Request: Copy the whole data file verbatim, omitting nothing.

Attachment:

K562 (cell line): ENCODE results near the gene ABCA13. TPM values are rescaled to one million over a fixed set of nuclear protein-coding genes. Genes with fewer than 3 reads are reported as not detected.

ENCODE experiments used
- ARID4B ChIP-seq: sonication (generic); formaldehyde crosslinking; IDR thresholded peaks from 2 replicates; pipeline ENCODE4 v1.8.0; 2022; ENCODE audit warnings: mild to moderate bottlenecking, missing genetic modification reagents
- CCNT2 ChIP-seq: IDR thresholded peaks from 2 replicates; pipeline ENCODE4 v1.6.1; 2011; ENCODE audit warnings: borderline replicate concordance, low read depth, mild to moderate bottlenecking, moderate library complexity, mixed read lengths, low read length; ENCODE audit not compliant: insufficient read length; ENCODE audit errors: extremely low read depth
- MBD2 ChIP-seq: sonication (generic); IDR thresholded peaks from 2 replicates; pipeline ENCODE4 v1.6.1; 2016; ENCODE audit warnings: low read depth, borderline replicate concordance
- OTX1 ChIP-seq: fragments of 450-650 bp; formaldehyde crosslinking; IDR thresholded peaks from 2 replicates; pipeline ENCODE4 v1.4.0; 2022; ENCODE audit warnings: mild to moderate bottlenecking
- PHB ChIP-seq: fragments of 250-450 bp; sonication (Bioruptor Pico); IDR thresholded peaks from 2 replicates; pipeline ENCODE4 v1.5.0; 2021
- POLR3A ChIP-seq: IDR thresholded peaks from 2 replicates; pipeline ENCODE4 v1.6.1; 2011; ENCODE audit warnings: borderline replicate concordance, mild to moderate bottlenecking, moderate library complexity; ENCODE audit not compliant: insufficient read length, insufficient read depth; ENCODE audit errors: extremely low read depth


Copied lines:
K562 (cell line): ENCODE results near the gene ABCA13. TPM values are rescaled to one million over a fixed set of nuclear protein-coding genes. Genes with fewer than 3 reads are reported as not detected.

ENCODE experiments used
- ARID4B ChIP-seq: sonication (generic); formaldehyde crosslinking; IDR thresholded peaks from 2 replicates; pipeline ENCODE4 v1.8.0; 2022; ENCODE audit warnings: mild to moderate bottlenecking, missing genetic modification reagents
- CCNT2 ChIP-seq: IDR thresholded peaks from 2 replicates; pipeline ENCODE4 v1.6.1; 2011; ENCODE audit warnings: borderline replicate concordance, low read depth, mild to moderate bottlenecking, moderate library complexity, mixed read lengths, low read length; ENCODE audit not compliant: insufficient read length; ENCODE audit errors: extremely low read depth
- MBD2 ChIP-seq: sonication (generic); IDR thresholded peaks from 2 replicates; pipeline ENCODE4 v1.6.1; 2016; ENCODE audit warnings: low read depth, borderline replicate concordance
- OTX1 ChIP-seq: fragments of 450-650 bp; formaldehyde crosslinking; IDR thresholded peaks from 2 replicates; pipeline ENCODE4 v1.4.0; 2022; ENCODE audit warnings: mild to moderate bottlenecking
- PHB ChIP-seq: fragments of 250-450 bp; sonication (Bioruptor Pico); IDR thresholded peaks from 2 replicates; pipeline ENCODE4 v1.5.0; 2021
- POLR3A ChIP-seq: IDR thresholded peaks from 2 replicates; pipeline ENCODE4 v1.6.1; 2011; ENCODE audit warnings: borderline replicate concordance, mild to moderate bottlenecking, moderate library complexity; ENCODE audit not compliant: insufficient read length, insufficient read depth; ENCODE audit errors: extremely low read depth